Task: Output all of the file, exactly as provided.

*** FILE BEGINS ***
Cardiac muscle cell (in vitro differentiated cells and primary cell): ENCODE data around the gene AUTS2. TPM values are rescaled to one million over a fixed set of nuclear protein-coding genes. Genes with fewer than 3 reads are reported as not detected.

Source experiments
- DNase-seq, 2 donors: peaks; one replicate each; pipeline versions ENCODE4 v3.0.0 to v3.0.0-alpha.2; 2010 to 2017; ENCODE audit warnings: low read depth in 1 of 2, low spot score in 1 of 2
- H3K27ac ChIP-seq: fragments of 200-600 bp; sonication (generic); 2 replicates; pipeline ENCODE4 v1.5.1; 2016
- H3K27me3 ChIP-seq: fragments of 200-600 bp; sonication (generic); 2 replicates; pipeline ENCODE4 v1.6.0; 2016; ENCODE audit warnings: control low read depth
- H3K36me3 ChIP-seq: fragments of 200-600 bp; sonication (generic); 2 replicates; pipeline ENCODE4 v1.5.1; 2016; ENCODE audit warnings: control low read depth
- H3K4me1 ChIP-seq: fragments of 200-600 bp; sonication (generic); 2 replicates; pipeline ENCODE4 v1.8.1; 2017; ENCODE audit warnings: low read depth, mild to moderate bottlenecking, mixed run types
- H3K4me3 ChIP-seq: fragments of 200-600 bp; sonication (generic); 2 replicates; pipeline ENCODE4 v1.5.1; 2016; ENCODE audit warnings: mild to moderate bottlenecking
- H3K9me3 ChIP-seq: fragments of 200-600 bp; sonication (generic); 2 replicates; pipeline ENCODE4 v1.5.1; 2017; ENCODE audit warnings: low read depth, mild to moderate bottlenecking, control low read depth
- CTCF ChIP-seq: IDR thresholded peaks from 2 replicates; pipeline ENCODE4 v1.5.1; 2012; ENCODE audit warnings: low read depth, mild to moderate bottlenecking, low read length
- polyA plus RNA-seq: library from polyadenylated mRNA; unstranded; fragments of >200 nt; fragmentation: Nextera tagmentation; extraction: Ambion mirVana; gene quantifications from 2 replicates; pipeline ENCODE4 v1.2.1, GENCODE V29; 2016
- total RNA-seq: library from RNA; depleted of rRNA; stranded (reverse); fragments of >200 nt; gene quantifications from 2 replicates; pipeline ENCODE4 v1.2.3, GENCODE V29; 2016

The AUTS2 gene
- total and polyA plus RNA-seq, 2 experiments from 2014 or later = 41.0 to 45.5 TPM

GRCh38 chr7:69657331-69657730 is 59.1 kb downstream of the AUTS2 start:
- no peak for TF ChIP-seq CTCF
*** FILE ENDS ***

Cardiac muscle cell (in vitro differentiated cells and primary cell): ENCODE data around the gene AUTS2. TPM values are rescaled to one million over a fixed set of nuclear protein-coding genes. Genes with fewer than 3 reads are reported as not detected.

Source experiments
- DNase-seq, 2 donors: peaks; one replicate each; pipeline versions ENCODE4 v3.0.0 to v3.0.0-alpha.2; 2010 to 2017; ENCODE audit warnings: low read depth in 1 of 2, low spot score in 1 of 2
- H3K27ac ChIP-seq: fragments of 200-600 bp; sonication (generic); 2 replicates; pipeline ENCODE4 v1.5.1; 2016
- H3K27me3 ChIP-seq: fragments of 200-600 bp; sonication (generic); 2 replicates; pipeline ENCODE4 v1.6.0; 2016; ENCODE audit warnings: control low read depth
- H3K36me3 ChIP-seq: fragments of 200-600 bp; sonication (generic); 2 replicates; pipeline ENCODE4 v1.5.1; 2016; ENCODE audit warnings: control low read depth
- H3K4me1 ChIP-seq: fragments of 200-600 bp; sonication (generic); 2 replicates; pipeline ENCODE4 v1.8.1; 2017; ENCODE audit warnings: low read depth, mild to moderate bottlenecking, mixed run types
- H3K4me3 ChIP-seq: fragments of 200-600 bp; sonication (generic); 2 replicates; pipeline ENCODE4 v1.5.1; 2016; ENCODE audit warnings: mild to moderate bottlenecking
- H3K9me3 ChIP-seq: fragments of 200-600 bp; sonication (generic); 2 replicates; pipeline ENCODE4 v1.5.1; 2017; ENCODE audit warnings: low read depth, mild to moderate bottlenecking, control low read depth
- CTCF ChIP-seq: IDR thresholded peaks from 2 replicates; pipeline ENCODE4 v1.5.1; 2012; ENCODE audit warnings: low read depth, mild to moderate bottlenecking, low read length
- polyA plus RNA-seq: library from polyadenylated mRNA; unstranded; fragments of >200 nt; fragmentation: Nextera tagmentation; extraction: Ambion mirVana; gene quantifications from 2 replicates; pipeline ENCODE4 v1.2.1, GENCODE V29; 2016
- total RNA-seq: library from RNA; depleted of rRNA; stranded (reverse); fragments of >200 nt; gene quantifications from 2 replicates; pipeline ENCODE4 v1.2.3, GENCODE V29; 2016

The AUTS2 gene
- total and polyA plus RNA-seq, 2 experiments from 2014 or later = 41.0 to 45.5 TPM

GRCh38 chr7:69657331-69657730 is 59.1 kb downstream of the AUTS2 start:
- no peak for TF ChIP-seq CTCF